Teacher's Beau

film no. 136

technical details:

Production G-29.

Release no. C-27.

Filmed Mar. 13 to 20, 1935. See the 'miscellaneous' section below for details.

Production negatives and print shipped to MGM on March 28, 1935.

Title sheet prepared by William Terhune on April 8, 1935.

Cutting continuity submitted April 19, 1935.

Released April 27, 1935. It was the 136th film in the series to be released. It's possible that this film was actually released a little later than this, since the last five films had all been delayed. However, the gap between the published release date and the copyright date is a lot smaller for this film than for those earlier ones.

Copyrighted May 1, 1935, by Metro-Goldwyn-Mayer Pictures Corporation. Registration no. LP5533. Renewed August 1, 1962, with registration no. R299651. This copyright is currently due to expire at the end of 2030.

All-talking two-reeler.

Opening title: 'Hal Roach presents Our Gang in "Teacher's Beau".'

King World Productions episode no. 15, available in both colorized and original black-and-white versions.

the crew:

Produced by Hal Roach
Credited in the film as a presenter.
Directed by Gus Meins
This credit appears in the film.
Photography: Art Lloyd, A. S. C.
This credit appears in the film.
Film Editor: Robert Crandall
This credit appears in the film.
Recording Engineer: William Randall
This credit appears in the film.
Animal trainer: Tony Campanaro
He trained the current Pete.
Teacher: Fern Carter
Verified by a publicity photo.
Released by Metro-Goldwyn-Mayer
Indicated in the opening title card.
Passed by the National Board of Review
As indicated in the film.
Western Electric System
As indicated in the film.
Approved by the Motion Picture Producers & Distributors of America
Certificate no. 740.
The National Recovery Administration emblem is shown in both the opening and end titles.
studio personnel
general manager - Henry Ginsberg
assistant general manager - L. A. French
secretary-treasurer - C. H. Roach
assistant secretary - Mat O'Brien
publicity and advertising - Fred Purner
property department - W. L. Stevens
film editor and sound department - Elmer Raguse
construction supervisor - C. E. Christensen
laboratory superintendent - Charles Levin
process department - Roy Seawright
still photographer - Bud "Stax" Graves
musical director - Marvin Hatley
makeup department - Jack Casey
hairdressing - Peggy Zardo
transportation director - Bob Davis
possible uncredited involvement
assistant direction - Probably Gordon Douglas.
writing - Hal Yates, Carl Harbaugh, James Parrott, Charlie Hall, Frank Butler, Robert McKenzie, Hal Law, Frank Tashlin and Gordon Douglas may have been among the gag writers.
property department - Charles Oelze, Don Sandstrom and Bob Saunders were probably involved in this capacity.
titles - Louis McManus probably designed the main titles.

the kids:

George "Spanky" McFarland
Featured role. The nickname wasn't used in this film. He has all the ideas behind getting Miss Jones unengaged.
Carl "Alfalfa" Switzer as "Alfalfa"
Featured role. The cutting continuity introduces him as "Carl (Alfalfa)." He takes part in most of Spanky's schemes and sings a song with his brother. According to a press item, the studio had intended to give him the nickname "Hayseed," but Spanky preferred to call him "Alfalfa."
Billie "Buckwheat" Thomas
Supporting role. The nickname wasn't used in this film. He provides a few comic moments, particularly as he's assisting Spanky in tainting the spaghetti.
Scotty Beckett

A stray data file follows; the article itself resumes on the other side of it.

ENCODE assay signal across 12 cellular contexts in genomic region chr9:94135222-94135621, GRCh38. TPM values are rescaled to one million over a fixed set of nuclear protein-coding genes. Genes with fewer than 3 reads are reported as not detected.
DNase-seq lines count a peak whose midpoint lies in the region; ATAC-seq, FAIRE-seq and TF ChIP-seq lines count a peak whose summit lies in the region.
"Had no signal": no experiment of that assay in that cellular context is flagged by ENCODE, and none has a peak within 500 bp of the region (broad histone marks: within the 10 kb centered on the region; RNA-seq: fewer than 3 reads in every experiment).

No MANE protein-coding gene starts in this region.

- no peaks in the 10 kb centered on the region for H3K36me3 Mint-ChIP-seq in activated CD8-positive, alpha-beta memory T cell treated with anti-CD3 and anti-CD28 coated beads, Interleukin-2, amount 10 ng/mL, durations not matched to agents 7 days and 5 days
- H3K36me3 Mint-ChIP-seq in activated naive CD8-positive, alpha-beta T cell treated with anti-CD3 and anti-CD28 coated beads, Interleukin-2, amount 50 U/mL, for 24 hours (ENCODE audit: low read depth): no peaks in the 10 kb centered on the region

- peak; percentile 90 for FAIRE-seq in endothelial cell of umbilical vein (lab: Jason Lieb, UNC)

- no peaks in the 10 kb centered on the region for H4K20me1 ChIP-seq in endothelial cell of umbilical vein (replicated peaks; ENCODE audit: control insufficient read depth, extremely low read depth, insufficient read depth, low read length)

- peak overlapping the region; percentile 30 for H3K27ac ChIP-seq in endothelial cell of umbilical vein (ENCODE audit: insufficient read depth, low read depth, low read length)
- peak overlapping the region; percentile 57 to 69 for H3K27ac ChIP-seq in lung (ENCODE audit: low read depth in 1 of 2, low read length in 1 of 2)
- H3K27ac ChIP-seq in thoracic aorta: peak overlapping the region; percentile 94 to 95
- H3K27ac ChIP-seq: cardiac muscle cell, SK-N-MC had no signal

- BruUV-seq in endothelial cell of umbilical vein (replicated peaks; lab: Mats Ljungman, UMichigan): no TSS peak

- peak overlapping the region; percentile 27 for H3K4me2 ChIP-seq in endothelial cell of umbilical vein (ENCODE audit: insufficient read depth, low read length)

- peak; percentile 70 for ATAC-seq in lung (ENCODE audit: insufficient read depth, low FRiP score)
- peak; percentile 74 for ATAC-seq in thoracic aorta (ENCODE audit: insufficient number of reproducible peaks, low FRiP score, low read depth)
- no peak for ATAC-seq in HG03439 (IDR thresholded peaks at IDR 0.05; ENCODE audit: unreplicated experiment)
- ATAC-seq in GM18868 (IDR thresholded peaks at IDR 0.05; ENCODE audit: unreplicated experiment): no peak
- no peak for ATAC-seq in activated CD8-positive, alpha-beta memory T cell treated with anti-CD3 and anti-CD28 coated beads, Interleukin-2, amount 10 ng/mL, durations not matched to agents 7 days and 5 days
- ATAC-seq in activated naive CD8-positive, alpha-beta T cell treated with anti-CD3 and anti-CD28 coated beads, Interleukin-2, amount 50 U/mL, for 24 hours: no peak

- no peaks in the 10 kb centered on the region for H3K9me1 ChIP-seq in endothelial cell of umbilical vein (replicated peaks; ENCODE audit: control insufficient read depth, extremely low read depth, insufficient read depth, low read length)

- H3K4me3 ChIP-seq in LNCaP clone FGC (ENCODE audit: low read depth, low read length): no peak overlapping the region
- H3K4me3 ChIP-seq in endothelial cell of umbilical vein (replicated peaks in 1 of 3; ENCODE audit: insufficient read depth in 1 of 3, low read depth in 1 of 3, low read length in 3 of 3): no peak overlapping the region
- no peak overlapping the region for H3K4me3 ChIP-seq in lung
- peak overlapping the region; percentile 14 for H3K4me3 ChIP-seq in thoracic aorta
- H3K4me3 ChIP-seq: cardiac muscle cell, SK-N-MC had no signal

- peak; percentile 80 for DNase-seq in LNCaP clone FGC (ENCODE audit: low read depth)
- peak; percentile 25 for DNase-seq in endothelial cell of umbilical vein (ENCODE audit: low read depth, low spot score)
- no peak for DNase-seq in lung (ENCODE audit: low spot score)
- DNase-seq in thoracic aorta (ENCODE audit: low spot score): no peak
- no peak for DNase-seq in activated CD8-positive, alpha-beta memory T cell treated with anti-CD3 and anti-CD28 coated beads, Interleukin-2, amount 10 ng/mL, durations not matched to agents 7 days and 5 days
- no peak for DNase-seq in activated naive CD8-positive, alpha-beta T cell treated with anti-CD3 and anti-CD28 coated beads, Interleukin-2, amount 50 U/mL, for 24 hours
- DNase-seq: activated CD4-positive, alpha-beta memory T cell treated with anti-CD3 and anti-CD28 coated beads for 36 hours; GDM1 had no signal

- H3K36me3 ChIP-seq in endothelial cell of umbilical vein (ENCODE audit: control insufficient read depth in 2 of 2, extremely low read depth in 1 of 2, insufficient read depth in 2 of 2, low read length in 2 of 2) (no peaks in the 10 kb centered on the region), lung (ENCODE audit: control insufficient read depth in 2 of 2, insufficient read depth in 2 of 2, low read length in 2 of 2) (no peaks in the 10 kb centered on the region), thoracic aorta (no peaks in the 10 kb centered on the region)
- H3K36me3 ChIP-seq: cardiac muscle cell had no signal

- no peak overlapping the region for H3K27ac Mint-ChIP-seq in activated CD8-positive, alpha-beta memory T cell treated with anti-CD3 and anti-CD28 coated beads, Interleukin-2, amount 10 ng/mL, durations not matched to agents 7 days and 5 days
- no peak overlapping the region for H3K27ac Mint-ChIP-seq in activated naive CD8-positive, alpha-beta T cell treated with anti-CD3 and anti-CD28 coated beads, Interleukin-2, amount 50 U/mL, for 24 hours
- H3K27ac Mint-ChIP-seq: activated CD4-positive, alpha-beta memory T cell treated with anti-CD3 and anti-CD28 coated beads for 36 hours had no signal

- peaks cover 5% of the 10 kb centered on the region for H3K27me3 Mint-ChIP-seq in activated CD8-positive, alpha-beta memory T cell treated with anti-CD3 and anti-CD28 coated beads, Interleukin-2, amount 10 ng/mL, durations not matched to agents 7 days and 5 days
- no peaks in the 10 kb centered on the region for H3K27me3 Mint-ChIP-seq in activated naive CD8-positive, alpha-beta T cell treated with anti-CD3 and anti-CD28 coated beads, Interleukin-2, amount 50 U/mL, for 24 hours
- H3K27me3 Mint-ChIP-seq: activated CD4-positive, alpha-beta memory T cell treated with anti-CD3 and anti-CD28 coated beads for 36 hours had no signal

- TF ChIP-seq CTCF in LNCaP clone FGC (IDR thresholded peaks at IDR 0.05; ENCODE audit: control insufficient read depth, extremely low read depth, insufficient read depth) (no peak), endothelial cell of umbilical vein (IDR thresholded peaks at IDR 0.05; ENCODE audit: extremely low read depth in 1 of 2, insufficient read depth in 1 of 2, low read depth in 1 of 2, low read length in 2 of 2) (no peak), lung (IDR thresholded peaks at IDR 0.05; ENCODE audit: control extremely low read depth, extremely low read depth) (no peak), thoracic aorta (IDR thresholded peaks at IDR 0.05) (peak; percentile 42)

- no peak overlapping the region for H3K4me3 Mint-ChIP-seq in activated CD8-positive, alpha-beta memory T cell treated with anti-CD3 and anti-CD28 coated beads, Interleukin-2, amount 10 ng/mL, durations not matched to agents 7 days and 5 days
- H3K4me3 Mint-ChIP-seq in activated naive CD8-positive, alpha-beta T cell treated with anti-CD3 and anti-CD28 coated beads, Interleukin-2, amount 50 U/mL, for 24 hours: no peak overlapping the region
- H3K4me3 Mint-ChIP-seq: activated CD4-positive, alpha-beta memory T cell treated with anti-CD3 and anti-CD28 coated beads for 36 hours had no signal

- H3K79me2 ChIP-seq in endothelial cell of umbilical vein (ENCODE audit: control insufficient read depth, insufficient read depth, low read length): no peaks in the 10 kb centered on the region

Supporting role. He and Jerry have the most dialogue among the remaining kids.
Jerry Tucker
Supporting role. His name doesn't turn up in the dialogue, but the cutting continuity refers to him as "Jerry." Along with Scotty, he has the most dialogue among the remaining kids.
Harold Switzer as "Harold"
Supporting role. He's an ensemble player, except for his musical performance with Alfalfa.
Alvin Buckelew
Supporting role. His name doesn't turn up in the dialogue, but the cutting continuity refers to him as "Alvin." He's mostly an ensemble player, but has a few lines of dialogue.
Rex Downing
Supporting role. Aside from a couple of lines of dialogue, he's just part of the group. According to the cutting continuity, he's the one who says "I guess we don't live right."
Matthew "Stymie" Beard
Supporting role. The nickname doesn't turn up in this dialogue, but the cutting continuity includes it. Mostly an ensemble player, he has one line of dialogue in this, his final film in the series (not counting one last reunion appearance a couple of years later).
The Cabin Kids
Small parts. Listed by Maltin & Bann as The Five Cabin Kids. They perform for the class, but disappear after that, with their seats being occupied by others. The oldest girl is Ruth Hall, nicknamed "Sweetie," the second oldest girl is Helen Hall, nicknamed "Precious," the oldest boy is James Hall, nicknamed "Darling," the youngest girl is Winifred Hall, nicknamed "Sugar," and the youngest boy is Frederick Hall, nicknamed "Honey."
Barbara O'Brien
Small part. She sits in front of Spanky in class, and he pulls her hair. She previously appeared in "Shrimps For A Day" (no. 133).
Dickie Olson
Small part. This is the little blonde boy who gets a closeup as spaghetti is put on his plate. He later appeared in "The Pinch Singer" (no. 143).
Peggy Lynch
Extra. She's seen pretty well in the classroom shot of Pete, and sits behind Harold.
Donald Proffitt
Extra. He can be seen in the background in many of the scenes.
Tommy McFarland
Extra. He sits to the right of Stymie in class. The press release claims this as his debut appearance.
Eileen Bernstein
Extra. She sits in front of Scotty in class.
Snooky Valentine
Extra. She sits in front of Dickie Olson in class.
Marianne Edwards
Extra. She's barely noticeable in the film, but a publicity photo reveals that she sits in front of Alvin in the classroom.